Ford Madox Brown’s closely observed, highly detailed watercolor of the view from his lodgings in Hampstead High Street in northwest London embraces John Ruskin’s advice to the young painters of England to, “go to nature in all singleness of heart… rejecting nothing, selecting nothing and scorning nothing; believing all things to be right and good, and rejoicing always in the truth.” (
vol. 1, 1843). But Brown’s view is more than the quintessential example of Ruskin’s maxim. It also reflects a growing concern with the encroachment of London on the large swath of open space known as Hampstead Heath, which was at the time of Brown’s painting, in danger of development as Victorian London expanded outwards. Brown’s depiction may reflect this concern.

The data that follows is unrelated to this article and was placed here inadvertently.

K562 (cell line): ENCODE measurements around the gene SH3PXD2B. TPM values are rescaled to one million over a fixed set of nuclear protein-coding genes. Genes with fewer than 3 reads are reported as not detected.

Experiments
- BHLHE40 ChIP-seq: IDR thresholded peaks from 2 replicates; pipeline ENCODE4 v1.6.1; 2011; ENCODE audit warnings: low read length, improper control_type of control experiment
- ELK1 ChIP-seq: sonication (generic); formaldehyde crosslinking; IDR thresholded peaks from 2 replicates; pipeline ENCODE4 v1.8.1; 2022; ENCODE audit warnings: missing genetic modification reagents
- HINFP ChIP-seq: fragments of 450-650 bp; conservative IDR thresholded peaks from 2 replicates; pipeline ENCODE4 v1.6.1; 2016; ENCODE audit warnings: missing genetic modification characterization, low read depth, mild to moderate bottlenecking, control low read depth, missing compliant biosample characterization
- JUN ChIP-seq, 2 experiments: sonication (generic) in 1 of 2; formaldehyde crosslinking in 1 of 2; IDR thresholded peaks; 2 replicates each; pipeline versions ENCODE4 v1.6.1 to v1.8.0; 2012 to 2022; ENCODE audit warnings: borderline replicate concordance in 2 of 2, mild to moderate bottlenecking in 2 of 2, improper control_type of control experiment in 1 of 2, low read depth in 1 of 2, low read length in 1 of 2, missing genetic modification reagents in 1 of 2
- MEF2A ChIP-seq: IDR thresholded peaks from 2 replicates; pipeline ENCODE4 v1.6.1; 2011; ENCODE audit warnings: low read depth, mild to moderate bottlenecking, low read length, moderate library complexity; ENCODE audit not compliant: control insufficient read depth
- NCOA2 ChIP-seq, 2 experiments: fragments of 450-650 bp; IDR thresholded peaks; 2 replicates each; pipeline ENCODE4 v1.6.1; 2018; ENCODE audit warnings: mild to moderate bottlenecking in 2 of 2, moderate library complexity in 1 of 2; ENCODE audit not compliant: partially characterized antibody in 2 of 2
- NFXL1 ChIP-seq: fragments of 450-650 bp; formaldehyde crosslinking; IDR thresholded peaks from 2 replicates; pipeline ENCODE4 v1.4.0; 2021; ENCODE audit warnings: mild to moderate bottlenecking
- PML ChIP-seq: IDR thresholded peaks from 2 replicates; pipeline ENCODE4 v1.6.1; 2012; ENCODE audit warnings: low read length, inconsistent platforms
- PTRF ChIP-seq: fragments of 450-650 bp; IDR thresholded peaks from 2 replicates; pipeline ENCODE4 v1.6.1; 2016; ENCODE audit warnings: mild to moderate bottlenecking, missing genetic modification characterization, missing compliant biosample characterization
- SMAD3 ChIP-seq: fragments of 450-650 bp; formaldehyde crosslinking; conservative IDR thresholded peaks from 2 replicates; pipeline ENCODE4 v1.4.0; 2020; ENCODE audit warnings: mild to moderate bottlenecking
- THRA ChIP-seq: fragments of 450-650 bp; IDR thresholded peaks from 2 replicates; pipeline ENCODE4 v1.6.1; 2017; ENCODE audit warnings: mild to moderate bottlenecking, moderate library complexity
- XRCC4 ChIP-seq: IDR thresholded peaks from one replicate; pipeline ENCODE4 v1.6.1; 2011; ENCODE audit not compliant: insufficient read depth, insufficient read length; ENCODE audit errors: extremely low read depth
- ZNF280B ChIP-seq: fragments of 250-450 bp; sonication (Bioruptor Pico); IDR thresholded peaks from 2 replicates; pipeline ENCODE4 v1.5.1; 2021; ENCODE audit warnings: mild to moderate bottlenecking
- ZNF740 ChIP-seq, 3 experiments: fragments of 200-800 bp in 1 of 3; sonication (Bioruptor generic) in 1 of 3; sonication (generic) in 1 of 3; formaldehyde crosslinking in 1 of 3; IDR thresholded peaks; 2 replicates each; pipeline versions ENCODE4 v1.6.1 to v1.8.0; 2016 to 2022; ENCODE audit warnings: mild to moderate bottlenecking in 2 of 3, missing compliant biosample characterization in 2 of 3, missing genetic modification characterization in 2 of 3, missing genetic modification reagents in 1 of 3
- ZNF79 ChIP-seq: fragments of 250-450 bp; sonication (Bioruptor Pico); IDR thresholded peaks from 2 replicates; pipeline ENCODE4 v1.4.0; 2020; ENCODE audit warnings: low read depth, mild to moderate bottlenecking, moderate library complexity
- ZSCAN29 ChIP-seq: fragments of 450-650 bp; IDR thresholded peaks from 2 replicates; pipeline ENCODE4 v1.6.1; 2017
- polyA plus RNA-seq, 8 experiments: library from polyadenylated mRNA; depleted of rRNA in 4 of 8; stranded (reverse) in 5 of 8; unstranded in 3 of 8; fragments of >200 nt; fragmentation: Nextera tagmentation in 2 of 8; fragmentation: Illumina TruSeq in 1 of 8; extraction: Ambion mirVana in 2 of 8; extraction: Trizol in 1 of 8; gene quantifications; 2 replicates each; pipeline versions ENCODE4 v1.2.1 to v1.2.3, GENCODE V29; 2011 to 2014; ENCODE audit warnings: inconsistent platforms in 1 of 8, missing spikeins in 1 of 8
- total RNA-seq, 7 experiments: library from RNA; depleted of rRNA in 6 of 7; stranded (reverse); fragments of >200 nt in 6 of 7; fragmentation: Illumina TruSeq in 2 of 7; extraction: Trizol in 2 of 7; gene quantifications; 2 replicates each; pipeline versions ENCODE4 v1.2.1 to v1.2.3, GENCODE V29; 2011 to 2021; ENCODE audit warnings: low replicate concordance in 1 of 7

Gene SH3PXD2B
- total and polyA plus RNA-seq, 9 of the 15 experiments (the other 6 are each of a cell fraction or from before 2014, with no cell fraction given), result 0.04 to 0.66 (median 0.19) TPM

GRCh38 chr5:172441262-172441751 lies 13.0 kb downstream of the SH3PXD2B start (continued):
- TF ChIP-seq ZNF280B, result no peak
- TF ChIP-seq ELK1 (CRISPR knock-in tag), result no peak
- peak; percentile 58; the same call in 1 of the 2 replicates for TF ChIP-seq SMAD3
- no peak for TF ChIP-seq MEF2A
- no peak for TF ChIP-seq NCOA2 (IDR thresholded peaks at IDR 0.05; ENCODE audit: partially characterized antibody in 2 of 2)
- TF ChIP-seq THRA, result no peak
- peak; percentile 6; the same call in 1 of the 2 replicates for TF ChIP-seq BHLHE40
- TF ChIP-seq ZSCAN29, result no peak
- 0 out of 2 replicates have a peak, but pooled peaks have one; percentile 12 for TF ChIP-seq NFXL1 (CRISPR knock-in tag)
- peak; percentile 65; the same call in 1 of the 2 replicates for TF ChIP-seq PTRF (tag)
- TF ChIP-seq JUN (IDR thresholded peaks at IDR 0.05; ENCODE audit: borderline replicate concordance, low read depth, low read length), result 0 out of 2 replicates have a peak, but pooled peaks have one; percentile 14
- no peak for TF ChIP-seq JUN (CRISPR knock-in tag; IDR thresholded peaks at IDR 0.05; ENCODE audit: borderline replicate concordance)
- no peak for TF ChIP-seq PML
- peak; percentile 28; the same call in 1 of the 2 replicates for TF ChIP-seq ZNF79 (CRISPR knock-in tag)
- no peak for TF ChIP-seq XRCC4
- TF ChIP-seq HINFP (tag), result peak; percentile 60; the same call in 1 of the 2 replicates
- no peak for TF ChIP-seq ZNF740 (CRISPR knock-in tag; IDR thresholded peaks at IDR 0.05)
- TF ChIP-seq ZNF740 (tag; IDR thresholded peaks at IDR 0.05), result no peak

In Victorian times, just as today, there was
an understanding of the need
for the preservation of the landscape.
Margaretta S. Frederick
Annette Woolard-Provine Curator of the Bancroft Collection